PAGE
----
When it comes to competitors, localization is a major factor yet again.

While you may already know which websites you’re competing with in your native market, it’s important to understand that they will likely not be your organic search traffic competitors when you enter the German market.

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Let’s say you’re a marketing automation software company that wants to expand into Germany.


SEOquake is a helpful plugin for comparing SERPs (search engine results page) in different languages and countries.

The main keyword you’d want to rank for in English markets might be “marketing automation tool.”

Here’s what SEOquake shows me as the English SERPs for the U.S.:

Screenshot from search for [marketing automation tool], Google, June 2022

Now take a look at what I get when I search for [marketing automatisierung tool], the German equivalent for that English term, in Germany:

German SERPs for “marketing automatisierung tool” using SEOquakeScreenshot from search for [marketing automatisierung tool], Google, June 2022

This difference is precisely where your opportunity for German market expansion lies.

When you localize keywords and your content to compete against local SERPs, you position your SEO strategy to generate leads and sales with localized high purchase intent keywords.

Just rinse and repeat this strategy for your main keywords and you’ll start to see trends about who your top German search competitors are.

But make sure that you follow up with these readers by offering them a buying experience that’s entirely in German.

4. Do German Keyword Research

Once you have a list of your German competitors, it’s time to do keyword research.

Keywords are the heart of your expansion strategy because that’s where you connect content to the high purchase intent keywords I mentioned above.


To help you do your keyword research, try the following steps:

Step 1: Set your keyword research tool (here shown with Semrush) to the German market.

Example of Semrush’s keyword overview tool for German keyword researchScreenshot from Semrush, June 2022

Step 2: Using Semrush’s keyword magic tool, type in a German keyword.

I always recommend starting with a vague head keyword, because then you can view the whole related keyword cluster in a list.

Example of Semrush’s keyword magic tool for German keyword researchScreenshot from Semrush, June 2022

Step 3: Then select longtail, search intent match keywords here that have search volume and could potentially fit into your strategy based on the content you’d like to create.

Step 4: The best way to determine where and how certain keywords fit into your content is to check their SERPs by using SEOquake as I showed in the previous section.

One caveat: Semrush can be a bit limited for German SERPs data, so if you’re planning to heavily expand into Germany using SEO, it might be worthwhile to purchase an SEO tool with a more robust German database, such as Sistrix.

The key thing to remember during the keyword localization process is that you shouldn’t just translate keywords from your brand’s first language to German.

While just translating content easily leads to content that’s never even read, the process I described ensures that your content production resources focus on localized keywords that have the opportunity to rank and impact your leads and sales in Germany.

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5. Localize Your Keyword Map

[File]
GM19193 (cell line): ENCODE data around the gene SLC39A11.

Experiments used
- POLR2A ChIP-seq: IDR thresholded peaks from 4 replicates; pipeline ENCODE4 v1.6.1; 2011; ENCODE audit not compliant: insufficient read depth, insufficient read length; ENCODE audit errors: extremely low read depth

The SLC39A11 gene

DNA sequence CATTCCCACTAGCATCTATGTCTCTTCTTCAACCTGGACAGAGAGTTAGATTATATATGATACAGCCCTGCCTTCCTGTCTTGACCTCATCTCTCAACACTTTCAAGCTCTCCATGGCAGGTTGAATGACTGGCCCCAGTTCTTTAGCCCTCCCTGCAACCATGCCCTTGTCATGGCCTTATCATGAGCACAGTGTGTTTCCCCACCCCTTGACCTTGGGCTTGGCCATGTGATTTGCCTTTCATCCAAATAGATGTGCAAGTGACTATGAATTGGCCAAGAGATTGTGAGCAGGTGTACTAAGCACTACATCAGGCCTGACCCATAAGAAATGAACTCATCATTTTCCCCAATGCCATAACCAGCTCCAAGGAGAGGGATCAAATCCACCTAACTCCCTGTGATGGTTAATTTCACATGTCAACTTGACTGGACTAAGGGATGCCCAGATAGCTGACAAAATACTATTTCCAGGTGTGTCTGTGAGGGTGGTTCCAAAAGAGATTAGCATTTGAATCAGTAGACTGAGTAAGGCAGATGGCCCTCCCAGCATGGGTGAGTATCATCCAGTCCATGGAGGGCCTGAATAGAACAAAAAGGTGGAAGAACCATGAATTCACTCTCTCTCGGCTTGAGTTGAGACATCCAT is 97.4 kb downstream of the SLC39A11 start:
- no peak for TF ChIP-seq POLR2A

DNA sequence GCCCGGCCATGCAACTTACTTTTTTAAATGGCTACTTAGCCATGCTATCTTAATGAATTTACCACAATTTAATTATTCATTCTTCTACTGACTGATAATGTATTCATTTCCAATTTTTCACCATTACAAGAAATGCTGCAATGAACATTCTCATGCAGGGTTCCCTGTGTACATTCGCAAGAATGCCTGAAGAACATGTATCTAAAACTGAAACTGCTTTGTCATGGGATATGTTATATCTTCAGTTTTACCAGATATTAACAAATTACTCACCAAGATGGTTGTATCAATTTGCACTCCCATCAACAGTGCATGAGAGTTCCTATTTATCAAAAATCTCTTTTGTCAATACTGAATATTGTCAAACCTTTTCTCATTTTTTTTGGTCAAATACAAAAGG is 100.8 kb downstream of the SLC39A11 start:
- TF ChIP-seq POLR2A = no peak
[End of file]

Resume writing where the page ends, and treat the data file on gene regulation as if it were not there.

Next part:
After the initial keyword research is done, it’s time to build your keyword map.


This means crafting German keyword clusters by search intent and ensuring that your German keyword map reflects your target audience’s needs across the sales funnel.

Here’s an example of how my team and I typically lay this out in Google Sheets:

keyword map using google sheetsScreenshot from author, June 2022


Doing this also allows you to determine which content from the original English-language website can be transcreated (translated and localized with specific keywords), and which new pages should be created in German.

Some pages in English won’t even need to be transcreated to German if your keyword research shows it’s not relevant to the German market – which is a primary reason why localization is much more laser-focused than pure translation.

6. Localize Your Content

The final step to developing your German SEO strategy is to localize your content.

For each content piece you plan to develop for your German audience, do the following:

Do your research.

Understand what Germans are searching for online, what kinds of content they engage with, and the messaging style they’re used to. One quick example is that German is often much more formal than U.S. and U.K. English.


Repurpose your top-performing existing content.

If you have existing English content that’s doing well, consider transcreating it into German if the topic is also relevant to the German market.

Make sure to optimize it for local German keywords that have search volume and match search intent to give it the best possible chance of generating leads and sales.

Write new German-specific content.

Creating new and original content is especially important if you’re targeting Germany as a foreign market because there will be elements in Germany that don’t exist in the U.S. and U.K. markets.

When you show the German audience that you understand them by investing in content that’s specifically relevant to them, that’s a significant trust builder that brings them much closer to purchase.

Track your progress.

Track your SEO strategy’s performance in the German-speaking markets using a tool like Semrush (shown in the image below).


Use the data to find your top content opportunities in this market and continuously update and improve your content plan.

Example of Semrush’s keyword position tracking tool for German keywordsScreenshot from Semrush, June 2022

Efficiently Expand Into The German Market With SEO Using A Proven Process

Expanding your business into new markets can be a daunting task, but it’s also an incredibly rewarding one.

When you break through to new frontiers, you open up a world of opportunities for your business.

So, don’t be afraid to venture into German-speaking markets – with the right SEO strategy in place, you can see amazing success.

More resources:

Featured Image: Stanislaw Mikulski/Shutterstock